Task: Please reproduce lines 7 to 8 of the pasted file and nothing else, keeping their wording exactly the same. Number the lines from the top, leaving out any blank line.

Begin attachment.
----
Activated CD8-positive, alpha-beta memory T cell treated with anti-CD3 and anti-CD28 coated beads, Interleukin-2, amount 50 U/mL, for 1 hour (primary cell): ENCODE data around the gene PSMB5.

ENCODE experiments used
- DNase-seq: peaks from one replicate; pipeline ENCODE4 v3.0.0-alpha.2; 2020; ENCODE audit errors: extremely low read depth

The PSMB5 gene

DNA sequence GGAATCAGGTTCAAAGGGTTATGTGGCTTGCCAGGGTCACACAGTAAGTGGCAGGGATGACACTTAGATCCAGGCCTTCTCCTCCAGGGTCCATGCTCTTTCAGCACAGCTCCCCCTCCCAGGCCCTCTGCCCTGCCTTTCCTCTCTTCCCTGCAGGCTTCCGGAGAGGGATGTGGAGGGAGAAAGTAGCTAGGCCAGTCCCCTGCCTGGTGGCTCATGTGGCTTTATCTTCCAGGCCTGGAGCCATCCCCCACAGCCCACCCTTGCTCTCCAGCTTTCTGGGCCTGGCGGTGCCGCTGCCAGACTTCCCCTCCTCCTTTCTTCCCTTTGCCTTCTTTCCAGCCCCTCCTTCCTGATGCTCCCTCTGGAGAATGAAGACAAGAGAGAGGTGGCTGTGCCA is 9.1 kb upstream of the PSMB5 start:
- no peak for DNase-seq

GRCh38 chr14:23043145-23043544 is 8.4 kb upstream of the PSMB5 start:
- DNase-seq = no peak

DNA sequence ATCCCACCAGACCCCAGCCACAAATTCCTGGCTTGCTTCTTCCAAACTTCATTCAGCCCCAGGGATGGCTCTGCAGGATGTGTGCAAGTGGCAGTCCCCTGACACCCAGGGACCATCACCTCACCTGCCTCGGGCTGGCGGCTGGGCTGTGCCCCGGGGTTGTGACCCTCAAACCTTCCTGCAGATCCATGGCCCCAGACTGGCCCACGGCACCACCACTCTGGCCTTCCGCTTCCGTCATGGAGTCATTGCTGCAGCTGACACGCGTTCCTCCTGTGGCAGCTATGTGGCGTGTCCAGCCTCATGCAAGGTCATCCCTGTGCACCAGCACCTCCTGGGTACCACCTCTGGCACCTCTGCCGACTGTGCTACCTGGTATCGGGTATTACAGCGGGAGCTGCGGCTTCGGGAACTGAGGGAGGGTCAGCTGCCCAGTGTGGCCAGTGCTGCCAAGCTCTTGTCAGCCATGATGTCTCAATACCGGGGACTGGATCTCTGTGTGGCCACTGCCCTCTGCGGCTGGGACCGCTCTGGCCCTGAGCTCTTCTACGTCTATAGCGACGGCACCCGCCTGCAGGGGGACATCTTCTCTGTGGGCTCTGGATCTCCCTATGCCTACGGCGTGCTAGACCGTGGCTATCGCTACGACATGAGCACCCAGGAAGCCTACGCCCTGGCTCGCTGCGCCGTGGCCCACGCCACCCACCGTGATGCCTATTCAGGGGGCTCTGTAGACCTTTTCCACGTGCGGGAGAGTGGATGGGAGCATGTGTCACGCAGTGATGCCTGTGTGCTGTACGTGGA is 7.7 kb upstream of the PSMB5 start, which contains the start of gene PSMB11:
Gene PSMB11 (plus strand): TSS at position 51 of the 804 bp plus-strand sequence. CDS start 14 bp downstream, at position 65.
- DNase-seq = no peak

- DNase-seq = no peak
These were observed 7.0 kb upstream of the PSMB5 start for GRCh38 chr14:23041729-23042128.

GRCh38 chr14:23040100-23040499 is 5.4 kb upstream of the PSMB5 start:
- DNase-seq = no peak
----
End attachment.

GRCh38 chr14:23043145-23043544 is 8.4 kb upstream of the PSMB5 start:
- DNase-seq = no peak